With action on the farm bill moving (at least for now) at such a rapid pace, members of the House and Senate are getting ready to introduce two major new bills this week.  One contains major rewrites of programs and policies to assist young and beginning farmers get started in agriculture.  Another proposes a comprehensive set of revisions and additions to farm bill programs to help renew local and regional farm and food systems.  Both bills promote new opportunities in farming and increase rural job creation and economic growth.  Both also renew funding for farm bill programs that currently have mandatory funding but which do not have secure funding after fiscal year 2012. 

My letter...

Dear Congresswoman Ellmers,

My name is Benjamin Shields and I am a constituent from Clayton, NC. I started Ben's Produce along with Patricia Parker, my fiancee, in August of 2009. Ben's Produce is a small, un-certified organic produce farm that sells directly to the public via farmer's markets (Western Wake Farmer's Market and Clayton Farm & Community Market)  as well as our Community Supported Agriculture (CSA) with 35 member families. We also began Farm It Forward, a CSA program that provides our produce to families with children at risk of developing type 2 diabetes and teaches the participants how to build lifelong healthy attitudes about food and fitness. This collaborative program is coordinated by Advocates for Health In Action, the participants are drawn from the WakeMed Energize! program and the cooking classes are put on by the Interfaith Food Shuttle. Sixty percent of Energize! participants are low-income, which brings me to my concerns with the cuts being made to Farm Bill funding.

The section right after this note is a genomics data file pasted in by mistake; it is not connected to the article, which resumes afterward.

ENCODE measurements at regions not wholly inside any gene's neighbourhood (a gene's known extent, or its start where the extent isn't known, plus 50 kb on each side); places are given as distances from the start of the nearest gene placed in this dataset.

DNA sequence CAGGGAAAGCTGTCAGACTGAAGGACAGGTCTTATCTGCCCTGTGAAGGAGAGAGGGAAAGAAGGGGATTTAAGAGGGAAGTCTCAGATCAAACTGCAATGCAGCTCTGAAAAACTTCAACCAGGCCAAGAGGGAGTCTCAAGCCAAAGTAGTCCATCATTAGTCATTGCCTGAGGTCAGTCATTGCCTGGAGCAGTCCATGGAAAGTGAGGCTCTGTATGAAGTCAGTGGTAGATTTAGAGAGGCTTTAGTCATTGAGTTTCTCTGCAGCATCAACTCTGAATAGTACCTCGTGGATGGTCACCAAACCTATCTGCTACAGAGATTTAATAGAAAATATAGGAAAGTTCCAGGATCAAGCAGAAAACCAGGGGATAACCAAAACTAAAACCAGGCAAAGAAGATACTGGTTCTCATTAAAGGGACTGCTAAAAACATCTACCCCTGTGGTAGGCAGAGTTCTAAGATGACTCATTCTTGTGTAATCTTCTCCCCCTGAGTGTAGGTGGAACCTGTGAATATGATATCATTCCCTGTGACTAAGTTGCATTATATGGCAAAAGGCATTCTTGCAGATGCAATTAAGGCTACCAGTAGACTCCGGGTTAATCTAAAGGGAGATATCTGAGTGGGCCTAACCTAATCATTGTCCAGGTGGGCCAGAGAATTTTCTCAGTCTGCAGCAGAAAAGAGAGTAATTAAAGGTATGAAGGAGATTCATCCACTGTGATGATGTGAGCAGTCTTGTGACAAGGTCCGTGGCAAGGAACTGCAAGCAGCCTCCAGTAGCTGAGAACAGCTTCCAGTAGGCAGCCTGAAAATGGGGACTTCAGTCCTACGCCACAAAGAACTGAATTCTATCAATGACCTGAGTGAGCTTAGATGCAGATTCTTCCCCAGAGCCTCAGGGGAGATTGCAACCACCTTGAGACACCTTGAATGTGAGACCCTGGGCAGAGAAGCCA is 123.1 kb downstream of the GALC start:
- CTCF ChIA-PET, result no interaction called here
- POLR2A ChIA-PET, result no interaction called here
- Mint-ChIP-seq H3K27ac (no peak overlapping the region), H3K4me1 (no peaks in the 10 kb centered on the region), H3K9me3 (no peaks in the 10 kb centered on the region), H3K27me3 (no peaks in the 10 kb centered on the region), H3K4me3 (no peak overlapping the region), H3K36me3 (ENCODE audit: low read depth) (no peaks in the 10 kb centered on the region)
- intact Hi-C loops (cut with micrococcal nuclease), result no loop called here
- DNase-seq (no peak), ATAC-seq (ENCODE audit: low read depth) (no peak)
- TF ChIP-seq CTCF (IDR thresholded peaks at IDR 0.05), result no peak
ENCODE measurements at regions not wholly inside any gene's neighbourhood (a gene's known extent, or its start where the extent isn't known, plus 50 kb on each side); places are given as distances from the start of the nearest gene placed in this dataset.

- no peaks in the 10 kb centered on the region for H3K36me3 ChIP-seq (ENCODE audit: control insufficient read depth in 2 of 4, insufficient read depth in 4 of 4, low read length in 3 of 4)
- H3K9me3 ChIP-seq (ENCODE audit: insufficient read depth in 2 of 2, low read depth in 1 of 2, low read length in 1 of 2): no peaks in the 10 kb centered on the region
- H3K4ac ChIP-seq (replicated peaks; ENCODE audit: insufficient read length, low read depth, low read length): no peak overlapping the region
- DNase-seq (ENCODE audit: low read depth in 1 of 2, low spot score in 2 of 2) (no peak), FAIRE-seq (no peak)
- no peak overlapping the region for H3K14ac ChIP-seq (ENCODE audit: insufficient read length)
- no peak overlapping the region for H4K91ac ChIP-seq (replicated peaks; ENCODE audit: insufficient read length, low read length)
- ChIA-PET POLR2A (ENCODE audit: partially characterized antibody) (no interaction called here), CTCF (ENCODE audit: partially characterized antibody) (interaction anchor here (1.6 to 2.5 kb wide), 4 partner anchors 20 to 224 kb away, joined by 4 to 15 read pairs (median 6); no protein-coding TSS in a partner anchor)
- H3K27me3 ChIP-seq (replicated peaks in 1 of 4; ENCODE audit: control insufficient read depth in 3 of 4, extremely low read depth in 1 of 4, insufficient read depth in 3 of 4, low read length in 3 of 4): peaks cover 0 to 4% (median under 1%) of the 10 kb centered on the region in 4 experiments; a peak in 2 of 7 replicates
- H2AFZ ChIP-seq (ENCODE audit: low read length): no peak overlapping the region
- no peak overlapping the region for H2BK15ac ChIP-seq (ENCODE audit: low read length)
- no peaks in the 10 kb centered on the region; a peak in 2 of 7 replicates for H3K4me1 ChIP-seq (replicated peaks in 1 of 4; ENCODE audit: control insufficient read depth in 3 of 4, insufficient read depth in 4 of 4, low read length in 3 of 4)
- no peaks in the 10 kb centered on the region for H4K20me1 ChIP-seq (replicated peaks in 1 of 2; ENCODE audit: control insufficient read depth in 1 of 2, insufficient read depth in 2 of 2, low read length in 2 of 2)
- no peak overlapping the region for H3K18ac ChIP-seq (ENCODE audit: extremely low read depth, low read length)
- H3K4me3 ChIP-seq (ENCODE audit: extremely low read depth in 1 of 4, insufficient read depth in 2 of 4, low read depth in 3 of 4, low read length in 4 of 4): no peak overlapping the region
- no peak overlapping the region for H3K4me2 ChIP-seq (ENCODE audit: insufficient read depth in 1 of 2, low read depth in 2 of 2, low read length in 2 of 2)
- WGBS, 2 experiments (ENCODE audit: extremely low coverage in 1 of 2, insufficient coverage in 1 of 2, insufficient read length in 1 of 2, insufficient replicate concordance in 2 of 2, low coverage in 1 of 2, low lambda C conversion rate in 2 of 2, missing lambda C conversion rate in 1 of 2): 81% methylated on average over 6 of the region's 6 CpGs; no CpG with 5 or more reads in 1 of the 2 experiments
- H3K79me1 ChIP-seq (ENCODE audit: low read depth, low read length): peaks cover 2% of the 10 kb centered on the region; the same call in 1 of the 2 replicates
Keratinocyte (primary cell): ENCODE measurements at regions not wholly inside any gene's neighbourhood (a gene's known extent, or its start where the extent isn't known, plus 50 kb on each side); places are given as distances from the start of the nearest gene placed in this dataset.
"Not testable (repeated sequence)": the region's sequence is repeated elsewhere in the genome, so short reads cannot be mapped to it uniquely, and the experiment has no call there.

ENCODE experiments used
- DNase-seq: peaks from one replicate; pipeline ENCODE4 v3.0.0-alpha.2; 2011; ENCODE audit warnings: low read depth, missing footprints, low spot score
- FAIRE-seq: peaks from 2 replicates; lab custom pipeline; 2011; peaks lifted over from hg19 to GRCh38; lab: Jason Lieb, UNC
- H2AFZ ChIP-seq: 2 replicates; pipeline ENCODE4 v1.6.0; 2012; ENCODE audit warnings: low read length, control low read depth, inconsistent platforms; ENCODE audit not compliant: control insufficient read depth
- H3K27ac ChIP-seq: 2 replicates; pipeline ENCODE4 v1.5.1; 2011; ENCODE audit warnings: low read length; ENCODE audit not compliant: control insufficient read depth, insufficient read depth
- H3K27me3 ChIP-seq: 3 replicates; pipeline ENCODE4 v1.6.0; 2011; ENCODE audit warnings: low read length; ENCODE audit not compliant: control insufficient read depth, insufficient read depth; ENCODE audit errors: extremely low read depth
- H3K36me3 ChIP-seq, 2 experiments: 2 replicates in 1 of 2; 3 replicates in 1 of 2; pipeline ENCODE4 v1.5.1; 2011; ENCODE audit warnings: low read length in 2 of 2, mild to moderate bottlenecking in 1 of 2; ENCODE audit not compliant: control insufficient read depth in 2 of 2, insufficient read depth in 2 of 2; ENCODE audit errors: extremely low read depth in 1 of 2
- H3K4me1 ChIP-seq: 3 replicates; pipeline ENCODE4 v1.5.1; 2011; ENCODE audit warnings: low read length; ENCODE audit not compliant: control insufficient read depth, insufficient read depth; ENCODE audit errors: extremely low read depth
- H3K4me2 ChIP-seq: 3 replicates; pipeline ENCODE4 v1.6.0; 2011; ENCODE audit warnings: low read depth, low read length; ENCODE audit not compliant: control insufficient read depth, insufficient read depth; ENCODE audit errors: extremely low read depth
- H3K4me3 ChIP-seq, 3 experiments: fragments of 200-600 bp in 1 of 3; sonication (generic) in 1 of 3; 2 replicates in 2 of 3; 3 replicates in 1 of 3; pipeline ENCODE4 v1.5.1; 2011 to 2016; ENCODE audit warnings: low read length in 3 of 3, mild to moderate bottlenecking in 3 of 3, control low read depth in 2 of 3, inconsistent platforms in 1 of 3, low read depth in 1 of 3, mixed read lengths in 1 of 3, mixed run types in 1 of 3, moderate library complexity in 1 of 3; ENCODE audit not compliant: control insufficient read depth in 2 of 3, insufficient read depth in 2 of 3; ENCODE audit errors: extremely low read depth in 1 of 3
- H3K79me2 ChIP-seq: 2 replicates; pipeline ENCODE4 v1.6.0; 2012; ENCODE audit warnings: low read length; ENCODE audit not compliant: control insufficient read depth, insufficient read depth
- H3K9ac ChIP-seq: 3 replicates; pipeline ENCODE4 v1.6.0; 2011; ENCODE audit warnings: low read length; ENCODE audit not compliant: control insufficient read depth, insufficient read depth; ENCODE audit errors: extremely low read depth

Every Saturday at the Western Wake Farmer's Market (WWFM), we make a number of sales to folks who receive SNAP (Supplemental Nutrition Assistance Program) benefits. WWFM is the only farmer's market in Wake Co. that accepts SNAP benefits. We also serve SNAP beneficiaries in our Farm It Forward program, 60% of the participating families are low income. Unfortunately, we do not currently accept SNAP payments from the Farm It Forward participants. As a small farm on a shoestring budget, every sale we make counts towards our profitability, including those sales from folks who use SNAP. I urge you to minimize funding cuts to the USDA Food and Nutrition Service, specifically the Supplemental Nutrition Assistance Program.

I look forward to hearing from you. Thank you for your service.

Benjamin Shields